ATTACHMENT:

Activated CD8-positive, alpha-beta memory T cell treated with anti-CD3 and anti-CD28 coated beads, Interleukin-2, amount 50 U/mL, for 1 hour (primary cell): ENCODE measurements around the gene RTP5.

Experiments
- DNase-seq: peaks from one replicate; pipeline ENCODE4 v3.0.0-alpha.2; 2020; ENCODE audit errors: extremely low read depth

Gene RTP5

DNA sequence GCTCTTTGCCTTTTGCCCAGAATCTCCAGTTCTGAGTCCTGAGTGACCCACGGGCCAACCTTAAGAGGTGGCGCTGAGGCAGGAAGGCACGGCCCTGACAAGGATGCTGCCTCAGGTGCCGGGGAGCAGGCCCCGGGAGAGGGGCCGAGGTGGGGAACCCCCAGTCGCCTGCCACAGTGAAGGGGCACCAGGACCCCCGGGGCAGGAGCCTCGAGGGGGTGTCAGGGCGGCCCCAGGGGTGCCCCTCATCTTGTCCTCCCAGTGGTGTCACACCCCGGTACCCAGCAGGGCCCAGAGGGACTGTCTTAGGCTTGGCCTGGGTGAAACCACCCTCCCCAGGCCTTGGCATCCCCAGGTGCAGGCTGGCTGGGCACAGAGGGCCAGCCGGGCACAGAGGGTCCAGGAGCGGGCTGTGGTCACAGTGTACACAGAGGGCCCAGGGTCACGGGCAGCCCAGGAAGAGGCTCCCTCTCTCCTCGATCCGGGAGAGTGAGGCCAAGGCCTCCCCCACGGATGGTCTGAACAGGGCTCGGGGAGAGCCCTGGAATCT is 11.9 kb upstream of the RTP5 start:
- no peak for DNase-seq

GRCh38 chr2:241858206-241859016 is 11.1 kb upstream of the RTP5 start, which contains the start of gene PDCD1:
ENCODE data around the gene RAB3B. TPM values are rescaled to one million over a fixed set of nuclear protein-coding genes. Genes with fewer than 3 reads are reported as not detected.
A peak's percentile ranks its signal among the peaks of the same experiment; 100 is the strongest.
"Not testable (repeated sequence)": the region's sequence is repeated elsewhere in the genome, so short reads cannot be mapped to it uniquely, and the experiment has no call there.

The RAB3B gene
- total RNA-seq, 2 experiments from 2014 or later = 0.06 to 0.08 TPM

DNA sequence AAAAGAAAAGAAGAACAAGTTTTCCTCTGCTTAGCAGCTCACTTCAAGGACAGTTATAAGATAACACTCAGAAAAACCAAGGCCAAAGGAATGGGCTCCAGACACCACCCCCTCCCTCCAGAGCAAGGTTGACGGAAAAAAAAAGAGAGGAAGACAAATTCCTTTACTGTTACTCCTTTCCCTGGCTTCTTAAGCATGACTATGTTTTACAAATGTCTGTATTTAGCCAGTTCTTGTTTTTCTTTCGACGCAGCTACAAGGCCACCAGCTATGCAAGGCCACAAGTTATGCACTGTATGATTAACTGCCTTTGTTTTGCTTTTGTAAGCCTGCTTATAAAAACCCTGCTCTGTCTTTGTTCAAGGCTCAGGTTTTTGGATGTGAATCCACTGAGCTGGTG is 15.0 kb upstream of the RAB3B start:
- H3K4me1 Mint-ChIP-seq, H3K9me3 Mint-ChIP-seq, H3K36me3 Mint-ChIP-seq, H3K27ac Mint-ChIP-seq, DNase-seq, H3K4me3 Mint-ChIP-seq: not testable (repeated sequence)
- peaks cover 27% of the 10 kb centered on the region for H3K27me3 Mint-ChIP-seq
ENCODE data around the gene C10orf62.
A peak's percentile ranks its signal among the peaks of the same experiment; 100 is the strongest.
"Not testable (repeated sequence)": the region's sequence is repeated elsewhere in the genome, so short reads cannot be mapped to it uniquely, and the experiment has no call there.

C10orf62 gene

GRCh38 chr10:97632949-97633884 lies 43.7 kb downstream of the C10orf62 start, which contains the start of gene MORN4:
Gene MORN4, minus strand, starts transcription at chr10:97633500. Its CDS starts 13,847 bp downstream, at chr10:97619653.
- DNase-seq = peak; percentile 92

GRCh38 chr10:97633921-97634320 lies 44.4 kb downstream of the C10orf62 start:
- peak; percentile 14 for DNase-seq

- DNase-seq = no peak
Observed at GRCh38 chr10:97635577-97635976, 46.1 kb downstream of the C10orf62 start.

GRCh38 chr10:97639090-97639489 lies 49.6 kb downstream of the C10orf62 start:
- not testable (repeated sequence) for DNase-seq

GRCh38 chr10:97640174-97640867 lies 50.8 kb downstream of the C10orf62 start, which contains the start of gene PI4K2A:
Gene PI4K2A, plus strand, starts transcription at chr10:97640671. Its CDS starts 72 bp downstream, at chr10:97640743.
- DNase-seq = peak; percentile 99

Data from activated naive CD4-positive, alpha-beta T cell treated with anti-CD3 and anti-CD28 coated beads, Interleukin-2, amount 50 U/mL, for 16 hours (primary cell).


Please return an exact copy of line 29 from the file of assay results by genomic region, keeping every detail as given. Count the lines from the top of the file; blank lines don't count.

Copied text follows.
GRCh38 chr10:97640174-97640867 lies 50.8 kb downstream of the C10orf62 start, which contains the start of gene PI4K2A: